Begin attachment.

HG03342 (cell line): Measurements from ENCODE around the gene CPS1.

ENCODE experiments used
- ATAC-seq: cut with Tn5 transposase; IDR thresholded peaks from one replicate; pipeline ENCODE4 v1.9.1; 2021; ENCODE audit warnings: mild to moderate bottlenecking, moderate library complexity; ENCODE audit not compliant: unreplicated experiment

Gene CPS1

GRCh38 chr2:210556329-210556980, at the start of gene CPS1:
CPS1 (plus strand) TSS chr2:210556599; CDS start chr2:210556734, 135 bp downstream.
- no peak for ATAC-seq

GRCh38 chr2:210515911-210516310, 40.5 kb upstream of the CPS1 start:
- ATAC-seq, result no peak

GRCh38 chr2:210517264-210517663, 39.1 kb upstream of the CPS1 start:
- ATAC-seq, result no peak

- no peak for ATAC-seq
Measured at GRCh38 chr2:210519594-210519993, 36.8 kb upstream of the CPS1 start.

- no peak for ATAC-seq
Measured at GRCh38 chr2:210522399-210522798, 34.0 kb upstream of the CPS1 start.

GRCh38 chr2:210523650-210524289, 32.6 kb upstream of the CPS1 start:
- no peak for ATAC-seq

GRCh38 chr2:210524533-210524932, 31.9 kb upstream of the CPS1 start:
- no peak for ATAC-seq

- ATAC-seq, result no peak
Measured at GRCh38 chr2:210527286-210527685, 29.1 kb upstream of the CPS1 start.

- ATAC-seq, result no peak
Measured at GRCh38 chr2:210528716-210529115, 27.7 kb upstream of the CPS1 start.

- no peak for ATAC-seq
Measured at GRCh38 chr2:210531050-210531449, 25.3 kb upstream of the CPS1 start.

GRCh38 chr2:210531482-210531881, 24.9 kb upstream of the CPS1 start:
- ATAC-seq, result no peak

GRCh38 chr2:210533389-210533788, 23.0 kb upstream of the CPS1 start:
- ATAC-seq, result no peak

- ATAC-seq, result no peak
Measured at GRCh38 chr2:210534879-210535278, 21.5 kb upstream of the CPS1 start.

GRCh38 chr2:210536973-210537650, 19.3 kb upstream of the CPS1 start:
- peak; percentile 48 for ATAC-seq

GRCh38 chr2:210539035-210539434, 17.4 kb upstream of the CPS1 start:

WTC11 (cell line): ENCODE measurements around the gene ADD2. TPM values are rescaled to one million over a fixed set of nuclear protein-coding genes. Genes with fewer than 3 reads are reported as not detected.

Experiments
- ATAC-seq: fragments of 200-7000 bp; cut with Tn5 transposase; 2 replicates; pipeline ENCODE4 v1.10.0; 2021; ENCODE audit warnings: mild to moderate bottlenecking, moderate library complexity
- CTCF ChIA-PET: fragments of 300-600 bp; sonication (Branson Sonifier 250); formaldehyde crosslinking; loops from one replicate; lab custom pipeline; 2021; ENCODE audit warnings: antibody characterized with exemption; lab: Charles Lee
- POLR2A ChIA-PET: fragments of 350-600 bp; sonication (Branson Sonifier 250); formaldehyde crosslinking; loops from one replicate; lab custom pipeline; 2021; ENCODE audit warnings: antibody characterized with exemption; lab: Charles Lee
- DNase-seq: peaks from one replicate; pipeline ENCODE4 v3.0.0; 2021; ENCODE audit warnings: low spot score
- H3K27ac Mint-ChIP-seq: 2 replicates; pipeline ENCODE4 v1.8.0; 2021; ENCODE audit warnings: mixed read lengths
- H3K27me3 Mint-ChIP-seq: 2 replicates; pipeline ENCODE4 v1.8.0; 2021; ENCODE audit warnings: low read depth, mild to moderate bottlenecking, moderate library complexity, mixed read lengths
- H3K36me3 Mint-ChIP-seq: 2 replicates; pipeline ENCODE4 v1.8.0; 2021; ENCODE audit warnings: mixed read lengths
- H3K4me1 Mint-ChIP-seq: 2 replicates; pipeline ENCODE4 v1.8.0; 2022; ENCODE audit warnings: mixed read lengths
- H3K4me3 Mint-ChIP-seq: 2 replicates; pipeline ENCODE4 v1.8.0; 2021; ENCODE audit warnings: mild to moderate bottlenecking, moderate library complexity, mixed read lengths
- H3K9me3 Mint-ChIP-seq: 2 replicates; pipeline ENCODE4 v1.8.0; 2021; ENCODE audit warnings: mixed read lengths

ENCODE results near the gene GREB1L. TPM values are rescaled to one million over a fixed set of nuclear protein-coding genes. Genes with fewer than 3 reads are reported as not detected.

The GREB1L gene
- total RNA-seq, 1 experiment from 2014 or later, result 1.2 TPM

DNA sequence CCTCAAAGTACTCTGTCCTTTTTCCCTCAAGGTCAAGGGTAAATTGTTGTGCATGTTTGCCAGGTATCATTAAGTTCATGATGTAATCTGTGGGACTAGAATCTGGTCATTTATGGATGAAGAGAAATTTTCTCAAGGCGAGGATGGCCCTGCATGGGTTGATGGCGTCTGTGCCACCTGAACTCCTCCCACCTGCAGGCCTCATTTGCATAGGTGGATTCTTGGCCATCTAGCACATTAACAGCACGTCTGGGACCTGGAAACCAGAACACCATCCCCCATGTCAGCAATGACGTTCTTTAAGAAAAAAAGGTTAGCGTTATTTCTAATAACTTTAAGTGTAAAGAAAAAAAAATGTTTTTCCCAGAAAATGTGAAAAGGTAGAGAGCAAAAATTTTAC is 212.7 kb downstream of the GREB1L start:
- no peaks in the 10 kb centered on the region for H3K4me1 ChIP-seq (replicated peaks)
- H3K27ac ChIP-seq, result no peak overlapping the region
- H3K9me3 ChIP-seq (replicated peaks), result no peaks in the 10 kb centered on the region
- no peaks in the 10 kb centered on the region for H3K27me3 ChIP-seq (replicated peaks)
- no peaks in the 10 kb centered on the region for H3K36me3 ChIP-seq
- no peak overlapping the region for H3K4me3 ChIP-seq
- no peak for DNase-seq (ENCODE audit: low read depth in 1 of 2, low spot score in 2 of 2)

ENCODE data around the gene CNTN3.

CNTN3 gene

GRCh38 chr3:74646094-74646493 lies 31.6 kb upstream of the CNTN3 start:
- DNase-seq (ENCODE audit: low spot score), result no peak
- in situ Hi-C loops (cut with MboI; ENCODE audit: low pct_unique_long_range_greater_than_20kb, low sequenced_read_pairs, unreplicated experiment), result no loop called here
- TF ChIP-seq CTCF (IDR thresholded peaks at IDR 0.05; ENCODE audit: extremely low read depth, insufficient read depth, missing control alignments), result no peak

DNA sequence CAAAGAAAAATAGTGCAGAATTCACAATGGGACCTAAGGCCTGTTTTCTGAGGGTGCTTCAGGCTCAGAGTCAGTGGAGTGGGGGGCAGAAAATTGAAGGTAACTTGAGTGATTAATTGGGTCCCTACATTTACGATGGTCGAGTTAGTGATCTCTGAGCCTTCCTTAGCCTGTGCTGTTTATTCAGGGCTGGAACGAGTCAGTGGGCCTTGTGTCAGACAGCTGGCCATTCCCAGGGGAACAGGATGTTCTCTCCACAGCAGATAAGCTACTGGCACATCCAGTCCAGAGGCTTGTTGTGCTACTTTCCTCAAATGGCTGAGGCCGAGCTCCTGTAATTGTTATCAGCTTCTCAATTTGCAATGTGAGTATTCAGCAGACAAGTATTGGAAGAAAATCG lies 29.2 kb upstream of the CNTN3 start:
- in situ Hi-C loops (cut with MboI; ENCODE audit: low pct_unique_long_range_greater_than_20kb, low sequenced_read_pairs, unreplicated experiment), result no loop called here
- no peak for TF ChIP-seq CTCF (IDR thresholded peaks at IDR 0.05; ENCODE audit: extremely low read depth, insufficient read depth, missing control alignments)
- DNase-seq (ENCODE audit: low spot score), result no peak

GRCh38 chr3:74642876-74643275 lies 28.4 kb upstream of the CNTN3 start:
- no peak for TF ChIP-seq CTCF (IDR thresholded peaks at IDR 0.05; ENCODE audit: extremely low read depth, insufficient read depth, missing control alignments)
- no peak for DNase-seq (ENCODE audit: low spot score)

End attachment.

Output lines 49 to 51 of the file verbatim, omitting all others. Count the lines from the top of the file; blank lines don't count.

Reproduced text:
- total RNA-seq, 1 experiment from 2014 or later, result 1.2 TPM

DNA sequence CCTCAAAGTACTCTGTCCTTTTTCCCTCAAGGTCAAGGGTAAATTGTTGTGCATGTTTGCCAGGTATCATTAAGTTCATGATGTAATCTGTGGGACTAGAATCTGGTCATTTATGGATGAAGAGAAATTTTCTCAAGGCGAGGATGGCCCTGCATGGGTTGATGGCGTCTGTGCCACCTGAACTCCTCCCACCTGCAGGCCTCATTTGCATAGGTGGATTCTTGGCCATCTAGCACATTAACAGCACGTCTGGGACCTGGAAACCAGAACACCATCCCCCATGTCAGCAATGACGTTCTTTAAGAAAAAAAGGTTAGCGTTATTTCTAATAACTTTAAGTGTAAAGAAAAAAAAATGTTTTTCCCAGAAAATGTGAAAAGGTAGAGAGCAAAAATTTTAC is 212.7 kb downstream of the GREB1L start:
- no peaks in the 10 kb centered on the region for H3K4me1 ChIP-seq (replicated peaks)